Focus talks to Ben Carey, local Djembe and Conga teacher, about the up and coming workshop he has organised with special guest drum teacher, Elliot Orr.
> Hi Ben. Can anyone do African drumming?
Yes! Absolutely all ages! Everyone has rhythm inside them. I do weekly classes, and ages range from 14 years to 62 years old. Novice to more advanced people come.
> Where does the Djembe drum come from?
The drum and rhythms originate from West Africa, countries such as Guinea, Mali, Senegal, Ivory Coast and Ghana. A Djembe (pronounced JEM-bay) is a skin covered hand drum designed to be played with bare hands. According to the Bamana people in Mali, the name of the Djembe comes directly from the saying “Anke dje, anke be” which literally translates to “everyone gather together”, and defines the drum’s purpose.
The Djembe plays a key role in modern music that needs a highly percussive rhythm section. It has been used by such artists as Ben Harper, Paul Simon, Peter Gabriel Incubus, Brandon Boyd, Gruvis Malt and Michael Cross.
> Do the traditional African rhythms have different meanings?
Yes, they sure do! Some are for harvest, weddings, home comings, surprises, battle ceremonies and male and female ceremonies. The rhythms often match the dances.
> What can people learn if they come to the workshop?
They will learn a rhythm with an introduction, with several rhythm parts and a break down. Techniques for hand and sound, posture and stamina. There will also be a dance class hosted by Elliot’s partner Josie, for those who would like to learn an African dance. The drummers will also be allowed to drum for the dance class.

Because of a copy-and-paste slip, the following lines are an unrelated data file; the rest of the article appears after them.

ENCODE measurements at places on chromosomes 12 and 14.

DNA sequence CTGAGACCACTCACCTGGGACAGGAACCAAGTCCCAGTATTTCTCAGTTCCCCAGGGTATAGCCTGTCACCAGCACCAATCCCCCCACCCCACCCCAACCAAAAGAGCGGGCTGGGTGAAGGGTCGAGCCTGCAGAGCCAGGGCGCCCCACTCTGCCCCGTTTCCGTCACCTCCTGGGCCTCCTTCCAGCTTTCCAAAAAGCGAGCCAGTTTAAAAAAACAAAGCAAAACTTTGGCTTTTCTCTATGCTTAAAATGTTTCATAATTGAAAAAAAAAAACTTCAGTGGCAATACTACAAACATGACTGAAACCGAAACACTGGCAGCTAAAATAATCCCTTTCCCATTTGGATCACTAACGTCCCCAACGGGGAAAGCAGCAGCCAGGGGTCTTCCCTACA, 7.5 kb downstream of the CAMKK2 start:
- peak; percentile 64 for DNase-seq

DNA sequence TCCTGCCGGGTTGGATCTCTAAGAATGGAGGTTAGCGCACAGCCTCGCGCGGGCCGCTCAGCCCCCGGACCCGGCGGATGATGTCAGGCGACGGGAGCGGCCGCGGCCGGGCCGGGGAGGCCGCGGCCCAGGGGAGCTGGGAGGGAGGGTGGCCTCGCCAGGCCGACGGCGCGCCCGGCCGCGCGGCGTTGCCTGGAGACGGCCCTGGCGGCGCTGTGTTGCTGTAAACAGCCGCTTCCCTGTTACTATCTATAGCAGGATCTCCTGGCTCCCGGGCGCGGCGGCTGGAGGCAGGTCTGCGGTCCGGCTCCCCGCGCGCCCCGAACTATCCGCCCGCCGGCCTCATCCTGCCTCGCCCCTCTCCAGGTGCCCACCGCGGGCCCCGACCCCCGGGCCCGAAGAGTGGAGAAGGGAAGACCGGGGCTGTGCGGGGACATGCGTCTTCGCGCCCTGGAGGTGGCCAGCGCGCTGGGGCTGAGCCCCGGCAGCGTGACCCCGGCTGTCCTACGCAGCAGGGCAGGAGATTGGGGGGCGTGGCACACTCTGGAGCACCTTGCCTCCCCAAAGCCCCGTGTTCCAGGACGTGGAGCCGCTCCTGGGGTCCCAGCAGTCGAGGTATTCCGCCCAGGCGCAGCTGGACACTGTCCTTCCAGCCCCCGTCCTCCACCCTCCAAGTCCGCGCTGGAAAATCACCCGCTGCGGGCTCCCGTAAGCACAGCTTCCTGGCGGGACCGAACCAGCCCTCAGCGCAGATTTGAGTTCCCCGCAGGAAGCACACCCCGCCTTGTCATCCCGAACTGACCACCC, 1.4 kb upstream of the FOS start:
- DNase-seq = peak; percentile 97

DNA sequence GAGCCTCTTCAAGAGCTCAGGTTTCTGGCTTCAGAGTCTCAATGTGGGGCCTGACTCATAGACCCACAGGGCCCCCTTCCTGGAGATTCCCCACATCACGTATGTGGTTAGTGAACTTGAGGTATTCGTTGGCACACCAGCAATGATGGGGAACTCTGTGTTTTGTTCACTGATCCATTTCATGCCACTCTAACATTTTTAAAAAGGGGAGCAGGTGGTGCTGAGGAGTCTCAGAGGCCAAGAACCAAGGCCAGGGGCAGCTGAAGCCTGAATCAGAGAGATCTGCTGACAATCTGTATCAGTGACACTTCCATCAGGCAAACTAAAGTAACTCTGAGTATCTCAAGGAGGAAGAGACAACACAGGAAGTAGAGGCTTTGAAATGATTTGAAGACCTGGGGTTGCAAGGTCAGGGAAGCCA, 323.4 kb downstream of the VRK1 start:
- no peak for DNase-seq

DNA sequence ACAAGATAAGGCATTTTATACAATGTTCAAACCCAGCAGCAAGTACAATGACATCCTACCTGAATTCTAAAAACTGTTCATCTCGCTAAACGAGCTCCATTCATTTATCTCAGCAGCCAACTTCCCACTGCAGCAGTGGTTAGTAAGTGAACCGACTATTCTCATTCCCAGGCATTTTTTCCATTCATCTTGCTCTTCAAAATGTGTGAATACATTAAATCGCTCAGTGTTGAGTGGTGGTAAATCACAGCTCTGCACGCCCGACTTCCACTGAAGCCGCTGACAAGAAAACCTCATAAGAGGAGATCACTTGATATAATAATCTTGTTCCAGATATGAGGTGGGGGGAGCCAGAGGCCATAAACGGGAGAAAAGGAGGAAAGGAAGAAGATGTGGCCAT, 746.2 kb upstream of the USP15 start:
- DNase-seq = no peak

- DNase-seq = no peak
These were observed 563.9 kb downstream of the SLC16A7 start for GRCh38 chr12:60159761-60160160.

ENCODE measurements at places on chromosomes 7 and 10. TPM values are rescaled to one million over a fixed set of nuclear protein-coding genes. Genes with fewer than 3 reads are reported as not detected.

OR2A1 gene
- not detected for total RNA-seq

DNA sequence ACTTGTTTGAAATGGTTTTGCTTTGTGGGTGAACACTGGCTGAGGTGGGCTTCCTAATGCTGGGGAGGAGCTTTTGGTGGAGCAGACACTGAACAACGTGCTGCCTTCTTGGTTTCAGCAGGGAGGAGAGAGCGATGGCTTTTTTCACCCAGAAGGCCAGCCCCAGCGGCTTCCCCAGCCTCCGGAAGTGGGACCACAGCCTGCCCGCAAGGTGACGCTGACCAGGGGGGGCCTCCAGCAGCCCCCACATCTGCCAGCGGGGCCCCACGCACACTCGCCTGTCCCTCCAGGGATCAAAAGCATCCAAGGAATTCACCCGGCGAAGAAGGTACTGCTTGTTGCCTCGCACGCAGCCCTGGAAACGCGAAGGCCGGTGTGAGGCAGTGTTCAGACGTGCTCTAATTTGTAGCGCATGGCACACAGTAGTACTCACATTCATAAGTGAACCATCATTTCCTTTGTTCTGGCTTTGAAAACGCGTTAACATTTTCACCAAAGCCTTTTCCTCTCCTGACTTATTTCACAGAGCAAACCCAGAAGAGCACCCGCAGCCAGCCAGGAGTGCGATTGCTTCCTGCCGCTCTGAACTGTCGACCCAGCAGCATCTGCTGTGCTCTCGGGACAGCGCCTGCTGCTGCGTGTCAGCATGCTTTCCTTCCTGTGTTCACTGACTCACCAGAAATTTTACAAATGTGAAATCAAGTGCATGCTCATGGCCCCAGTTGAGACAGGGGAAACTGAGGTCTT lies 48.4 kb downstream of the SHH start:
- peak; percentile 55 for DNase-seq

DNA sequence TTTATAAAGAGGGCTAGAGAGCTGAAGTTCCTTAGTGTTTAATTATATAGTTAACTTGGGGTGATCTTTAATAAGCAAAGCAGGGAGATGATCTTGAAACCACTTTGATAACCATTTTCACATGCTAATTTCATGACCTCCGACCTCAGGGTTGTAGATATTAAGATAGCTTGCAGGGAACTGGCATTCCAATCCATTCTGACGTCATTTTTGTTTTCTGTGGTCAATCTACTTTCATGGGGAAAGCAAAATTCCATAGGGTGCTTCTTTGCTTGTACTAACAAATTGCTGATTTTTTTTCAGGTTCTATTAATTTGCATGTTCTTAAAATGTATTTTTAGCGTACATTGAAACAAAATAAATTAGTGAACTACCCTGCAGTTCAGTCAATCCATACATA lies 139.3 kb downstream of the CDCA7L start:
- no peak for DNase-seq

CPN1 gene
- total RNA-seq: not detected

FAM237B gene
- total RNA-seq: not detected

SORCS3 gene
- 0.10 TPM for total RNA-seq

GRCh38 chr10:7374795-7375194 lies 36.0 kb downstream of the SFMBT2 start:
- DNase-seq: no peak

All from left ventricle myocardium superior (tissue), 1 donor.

The rhythm learnt can be played on any drum: Conga, drum kit, etc.
> What is the hardest thing about hand drumming?
The hardest thing is learning how to create a crisp sound with good technique. Then adding stamina with a tricky drum pattern. To master these is the aim of an aspiring Djembe player.
> Your workshop is open to everyone. What will this involve?
Drummers doing the workshop have an opportunity to perform in an evening performance with Elliot and local grove band KATIMBE.
The African Djembe workshop is being held on Saturday March 7th at Wauchope Arts Hall.
Limited spots are available, so to book please email me at firstname.lastname@example.org
Elliot Orr Profile
Widely respected as the leading proponent of African drumming in Queensland, Elliott has been beating skins and encouraging others to do the same since 1991! Having moved from Adelaide to Brisbane in 1994 for the specific purpose of attaining a Griffith University Environmental Science degree, Elliott’s focus gradually shifted – such that finishing the degree (with honours) became his part-time occupation while teaching, performing and making African drums became his all-consuming, full-time passion.
Elliott had been teaching Djembe professionally for two years when his passion landed him in West Africa in 1997 to study under master drummers of the traditional form.